The DMCA and Carterphone's B-Side
The Copyright Office recently held its triennial hearings on exemptions to the Digital Millennium Copyright Act's prohibition on circumventing technical protection measures for copyrighted works. The Office is charged under the DMCA with issuing exemptions for specific classes of works where non-infringing uses will be adversely affected by the prohibition. For most of the classes of works under consideration this year, it seems the Copyright Office would be in familiar territory, focusing on users' ability to read, view, listen, or interact with creative works. However, with one class – cell phone unlocking – the questions raised seem more at home in telecommunications and network neutrality policy than copyright policy.
The Office is reconsidering an exemption it granted in 2006 that protected individuals from liability for breaking a firmware lock on a cell phone in order to use the phone on another phone network. At that time, no one opposed the exemption in time for their objections to be considered; this time, CTIA - The Wireless Association, Virgin Mobile, and others have voiced opposition, in part because of copyright-related concerns, but primarily to preserve a business model built around recouping hardware subsidies that some argue limits consumer choice.
While it's true that phone-network locks do protect copyrighted firmware, I have a hard time seeing a compelling copyright interest in their use. There is hardly a market for such firmware independent of the handsets themselves that circumvention would undermine. Moreover, the 2006 exemption narrowly applies to those cases when the circumvention is only accomplished to use a phone on a particular network that it has been locked out of.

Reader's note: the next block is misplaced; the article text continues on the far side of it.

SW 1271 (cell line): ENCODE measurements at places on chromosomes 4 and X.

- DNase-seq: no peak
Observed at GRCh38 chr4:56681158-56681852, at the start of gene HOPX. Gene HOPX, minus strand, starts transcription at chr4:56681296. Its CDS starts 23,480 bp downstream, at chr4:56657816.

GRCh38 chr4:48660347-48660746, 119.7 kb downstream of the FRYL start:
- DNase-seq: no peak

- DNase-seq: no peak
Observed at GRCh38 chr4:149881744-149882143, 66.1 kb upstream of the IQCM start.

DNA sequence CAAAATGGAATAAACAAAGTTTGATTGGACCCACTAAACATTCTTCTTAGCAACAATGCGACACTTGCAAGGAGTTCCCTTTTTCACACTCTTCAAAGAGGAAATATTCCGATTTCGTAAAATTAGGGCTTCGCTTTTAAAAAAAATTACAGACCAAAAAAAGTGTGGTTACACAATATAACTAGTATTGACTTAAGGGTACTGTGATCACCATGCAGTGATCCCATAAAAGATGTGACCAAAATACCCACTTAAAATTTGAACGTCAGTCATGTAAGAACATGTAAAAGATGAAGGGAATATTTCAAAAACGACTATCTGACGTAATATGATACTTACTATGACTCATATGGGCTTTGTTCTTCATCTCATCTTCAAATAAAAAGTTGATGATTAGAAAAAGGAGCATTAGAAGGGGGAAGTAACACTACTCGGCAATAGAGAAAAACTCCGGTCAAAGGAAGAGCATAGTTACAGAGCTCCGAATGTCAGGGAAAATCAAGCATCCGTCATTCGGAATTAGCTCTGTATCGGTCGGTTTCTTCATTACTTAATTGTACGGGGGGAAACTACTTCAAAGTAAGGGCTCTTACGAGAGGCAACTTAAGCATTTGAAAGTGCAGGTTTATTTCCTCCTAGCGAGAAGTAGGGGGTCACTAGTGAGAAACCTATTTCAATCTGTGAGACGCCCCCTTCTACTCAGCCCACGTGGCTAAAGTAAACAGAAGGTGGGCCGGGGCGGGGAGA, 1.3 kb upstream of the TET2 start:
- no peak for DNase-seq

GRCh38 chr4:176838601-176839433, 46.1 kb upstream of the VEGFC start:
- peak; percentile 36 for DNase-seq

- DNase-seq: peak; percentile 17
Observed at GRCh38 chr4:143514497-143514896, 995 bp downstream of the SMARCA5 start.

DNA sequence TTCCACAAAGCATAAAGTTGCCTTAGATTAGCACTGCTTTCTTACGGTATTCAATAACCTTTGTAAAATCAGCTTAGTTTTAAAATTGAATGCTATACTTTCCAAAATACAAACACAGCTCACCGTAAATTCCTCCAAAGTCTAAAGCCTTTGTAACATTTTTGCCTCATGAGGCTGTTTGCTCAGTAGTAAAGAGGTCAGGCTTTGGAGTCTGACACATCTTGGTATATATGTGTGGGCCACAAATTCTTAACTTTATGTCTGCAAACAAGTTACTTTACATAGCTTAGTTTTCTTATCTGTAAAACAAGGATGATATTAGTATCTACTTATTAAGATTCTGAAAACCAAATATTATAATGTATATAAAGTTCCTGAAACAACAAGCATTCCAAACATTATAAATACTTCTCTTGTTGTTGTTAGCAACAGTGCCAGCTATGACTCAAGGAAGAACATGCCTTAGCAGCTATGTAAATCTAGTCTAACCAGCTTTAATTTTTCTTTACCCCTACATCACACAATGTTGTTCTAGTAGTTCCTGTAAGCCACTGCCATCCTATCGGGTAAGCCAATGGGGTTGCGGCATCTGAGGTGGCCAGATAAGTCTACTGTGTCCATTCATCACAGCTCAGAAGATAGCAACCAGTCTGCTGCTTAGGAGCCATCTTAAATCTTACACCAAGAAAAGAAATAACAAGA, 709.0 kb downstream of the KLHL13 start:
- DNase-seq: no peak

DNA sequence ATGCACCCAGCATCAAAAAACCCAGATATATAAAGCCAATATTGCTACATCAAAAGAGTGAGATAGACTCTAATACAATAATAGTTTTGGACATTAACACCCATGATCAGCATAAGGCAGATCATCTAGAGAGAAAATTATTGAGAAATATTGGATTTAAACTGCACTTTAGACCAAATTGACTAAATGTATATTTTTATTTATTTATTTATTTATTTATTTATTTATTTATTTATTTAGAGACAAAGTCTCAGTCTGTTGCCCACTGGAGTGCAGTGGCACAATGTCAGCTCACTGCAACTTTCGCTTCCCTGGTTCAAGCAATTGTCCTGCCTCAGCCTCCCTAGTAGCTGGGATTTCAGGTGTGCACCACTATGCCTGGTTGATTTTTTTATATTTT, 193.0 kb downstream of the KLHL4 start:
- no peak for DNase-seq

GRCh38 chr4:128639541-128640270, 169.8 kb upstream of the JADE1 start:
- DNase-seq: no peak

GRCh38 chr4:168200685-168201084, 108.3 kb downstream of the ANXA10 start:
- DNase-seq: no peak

Users who might seek to make more piratical uses, such as redistributing the unlocked firmware or software or developing derivative works, could still be liable for the circumvention. Thus the copyright interest would still be protected. What larger copyright purpose is served by locking users to one wireless network? CTIA argues that lock-in enables carriers to invest, through phone subsidies, in the development of new phones and copyrighted operating system software, but it's not clear that DMCA enforcement is necessary to enforce lock-in. Service contracts and early termination fees guarantee carriers' recoupment of their subsidies, regardless of whatever additional protection anti-circumvention law provides.
In its comments, Virgin Mobile describes how circumvention of its phones' locking mechanism also exposes other copyrighted material stored on the phone to potential infringement, but this seems a secondary interest. In fact, one opposition panelist at last Friday's hearing admitted as much, calling holders of copyrights in ringtones and the like the tail, not the dog, in this fight.
The arguments against the proposed exemptions center more on carriers' business models than on protecting a copyright interest in phones' firmware. Carriers are concerned with recouping handset subsidies and leveraging exclusive phone offers to gain a competitive advantage. The DMCA should have little to do with these issues. Indeed, the question of whether carriers should exercise control over the phones that connect to their networks is one that has been introduced before the Federal Communications Commission, arguably a better venue than the Copyright Office. The FCC's landmark Carterphone ruling in 1968 dealt with this issue's precise inverse: Ma Bell's locking telephone subscribers into the use of a narrow choice of phones. With Carterphone, the FCC opened the network to third-party devices, which led directly to innovations such as cordless phones and fax machines. With cell-phone locks, the mechanism is reversed, but the effect is the same: a closed system of linked phones and networks that may well limit similar innovations.
The idea of a 'wireless Carterphone' has been bubbling up in recent years and remains an open issue before the FCC. While the analysis will not be the same as under the late-60's Bell monopoly, maintaining a copyright-based anti-circumvention hurdle to unlocking cell phones seems unnecessary and may interfere with telecom policy objectives. The best thing for the Copyright Office to do would be to keep copyright out of the way. To the extent that the Register of Copyrights, ignoring the non-copyright arguments, is persuaded that porting a phone to another network is non-infringing, the narrow exemption should again be granted, leaving telecom issues to the telecom regulators.